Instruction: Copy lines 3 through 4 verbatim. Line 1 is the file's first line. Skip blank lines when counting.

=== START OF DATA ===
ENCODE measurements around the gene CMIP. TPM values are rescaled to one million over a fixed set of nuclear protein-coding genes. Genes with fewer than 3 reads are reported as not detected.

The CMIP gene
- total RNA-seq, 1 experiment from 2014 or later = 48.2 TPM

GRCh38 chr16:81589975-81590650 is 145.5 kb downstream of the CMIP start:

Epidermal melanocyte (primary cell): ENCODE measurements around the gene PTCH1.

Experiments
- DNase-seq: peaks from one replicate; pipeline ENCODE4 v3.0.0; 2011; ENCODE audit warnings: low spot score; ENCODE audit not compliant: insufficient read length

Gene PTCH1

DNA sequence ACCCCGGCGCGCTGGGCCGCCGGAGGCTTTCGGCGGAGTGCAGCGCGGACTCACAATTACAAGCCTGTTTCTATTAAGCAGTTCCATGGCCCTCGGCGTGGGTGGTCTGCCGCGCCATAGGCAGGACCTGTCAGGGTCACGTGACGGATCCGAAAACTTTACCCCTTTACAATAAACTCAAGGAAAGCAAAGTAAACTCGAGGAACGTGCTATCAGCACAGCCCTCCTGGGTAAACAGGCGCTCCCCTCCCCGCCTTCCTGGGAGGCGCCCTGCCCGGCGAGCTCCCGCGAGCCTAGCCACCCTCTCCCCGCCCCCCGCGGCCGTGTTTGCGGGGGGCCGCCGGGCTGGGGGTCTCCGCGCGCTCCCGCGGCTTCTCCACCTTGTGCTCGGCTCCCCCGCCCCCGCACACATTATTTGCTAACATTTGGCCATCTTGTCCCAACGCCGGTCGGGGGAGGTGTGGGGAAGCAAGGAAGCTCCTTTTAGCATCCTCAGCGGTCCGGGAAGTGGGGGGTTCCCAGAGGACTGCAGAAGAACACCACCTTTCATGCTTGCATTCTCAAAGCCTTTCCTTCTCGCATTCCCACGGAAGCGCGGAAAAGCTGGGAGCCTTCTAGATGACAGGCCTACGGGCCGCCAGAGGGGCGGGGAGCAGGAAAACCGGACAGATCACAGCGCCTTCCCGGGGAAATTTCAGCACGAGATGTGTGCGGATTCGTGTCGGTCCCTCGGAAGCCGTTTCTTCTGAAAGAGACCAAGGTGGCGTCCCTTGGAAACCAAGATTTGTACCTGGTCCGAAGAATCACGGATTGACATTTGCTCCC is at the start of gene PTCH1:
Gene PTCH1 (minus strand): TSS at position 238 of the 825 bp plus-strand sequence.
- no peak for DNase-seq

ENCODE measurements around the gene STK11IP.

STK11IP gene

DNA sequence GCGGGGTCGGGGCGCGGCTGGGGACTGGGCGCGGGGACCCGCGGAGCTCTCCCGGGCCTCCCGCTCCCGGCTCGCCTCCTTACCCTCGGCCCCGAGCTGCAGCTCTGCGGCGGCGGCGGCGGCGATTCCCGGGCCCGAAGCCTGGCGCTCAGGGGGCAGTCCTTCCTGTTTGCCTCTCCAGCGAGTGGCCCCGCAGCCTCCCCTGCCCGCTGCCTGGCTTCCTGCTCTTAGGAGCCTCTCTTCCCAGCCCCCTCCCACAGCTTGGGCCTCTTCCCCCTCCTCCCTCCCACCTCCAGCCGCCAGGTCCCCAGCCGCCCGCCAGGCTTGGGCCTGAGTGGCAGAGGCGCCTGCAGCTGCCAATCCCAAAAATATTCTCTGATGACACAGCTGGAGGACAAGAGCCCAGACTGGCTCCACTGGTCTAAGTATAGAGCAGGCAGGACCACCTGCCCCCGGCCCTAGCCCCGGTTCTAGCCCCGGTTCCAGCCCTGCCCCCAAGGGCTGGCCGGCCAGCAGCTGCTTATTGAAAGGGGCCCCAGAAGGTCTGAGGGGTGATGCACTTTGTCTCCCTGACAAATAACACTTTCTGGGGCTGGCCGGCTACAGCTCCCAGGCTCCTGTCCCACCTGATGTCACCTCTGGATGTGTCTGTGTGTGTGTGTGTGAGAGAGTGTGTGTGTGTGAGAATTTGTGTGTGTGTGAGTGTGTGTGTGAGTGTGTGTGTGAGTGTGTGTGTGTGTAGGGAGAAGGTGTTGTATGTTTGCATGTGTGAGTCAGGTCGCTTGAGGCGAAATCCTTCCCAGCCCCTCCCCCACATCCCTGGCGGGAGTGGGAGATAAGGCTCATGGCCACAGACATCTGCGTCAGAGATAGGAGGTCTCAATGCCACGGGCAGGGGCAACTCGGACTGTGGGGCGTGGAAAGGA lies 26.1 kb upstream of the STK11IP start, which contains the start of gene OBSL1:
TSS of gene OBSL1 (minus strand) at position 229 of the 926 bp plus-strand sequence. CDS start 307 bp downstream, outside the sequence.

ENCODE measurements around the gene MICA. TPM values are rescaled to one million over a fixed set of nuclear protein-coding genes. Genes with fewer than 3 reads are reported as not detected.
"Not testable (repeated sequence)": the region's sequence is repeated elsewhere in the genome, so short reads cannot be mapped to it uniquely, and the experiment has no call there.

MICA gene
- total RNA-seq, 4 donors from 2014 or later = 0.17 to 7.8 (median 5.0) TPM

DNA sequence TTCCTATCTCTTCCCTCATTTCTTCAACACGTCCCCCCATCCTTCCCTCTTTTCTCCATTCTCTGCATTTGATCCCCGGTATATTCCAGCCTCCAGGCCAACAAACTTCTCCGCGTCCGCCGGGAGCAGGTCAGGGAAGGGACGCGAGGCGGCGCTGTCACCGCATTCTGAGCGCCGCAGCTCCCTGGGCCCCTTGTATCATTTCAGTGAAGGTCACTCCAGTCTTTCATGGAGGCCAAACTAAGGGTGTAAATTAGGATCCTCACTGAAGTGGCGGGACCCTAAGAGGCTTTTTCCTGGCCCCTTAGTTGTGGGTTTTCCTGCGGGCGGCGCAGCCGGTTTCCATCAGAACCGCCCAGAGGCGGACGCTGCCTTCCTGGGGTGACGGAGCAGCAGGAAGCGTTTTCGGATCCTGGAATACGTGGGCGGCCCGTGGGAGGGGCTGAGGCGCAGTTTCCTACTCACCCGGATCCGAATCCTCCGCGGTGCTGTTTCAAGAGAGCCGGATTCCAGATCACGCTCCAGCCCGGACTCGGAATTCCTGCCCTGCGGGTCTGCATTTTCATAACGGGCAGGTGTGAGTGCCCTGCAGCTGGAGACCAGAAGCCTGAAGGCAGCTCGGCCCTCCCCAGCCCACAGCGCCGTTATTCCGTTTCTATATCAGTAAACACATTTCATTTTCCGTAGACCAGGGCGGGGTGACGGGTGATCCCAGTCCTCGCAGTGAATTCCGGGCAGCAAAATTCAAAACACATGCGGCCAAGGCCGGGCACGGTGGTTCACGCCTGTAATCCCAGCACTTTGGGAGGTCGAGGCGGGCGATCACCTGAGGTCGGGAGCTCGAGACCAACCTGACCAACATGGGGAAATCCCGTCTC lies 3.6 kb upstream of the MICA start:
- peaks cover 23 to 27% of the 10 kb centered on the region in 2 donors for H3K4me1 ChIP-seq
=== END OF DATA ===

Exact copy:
- total RNA-seq, 1 experiment from 2014 or later = 48.2 TPM

GRCh38 chr16:81589975-81590650 is 145.5 kb downstream of the CMIP start: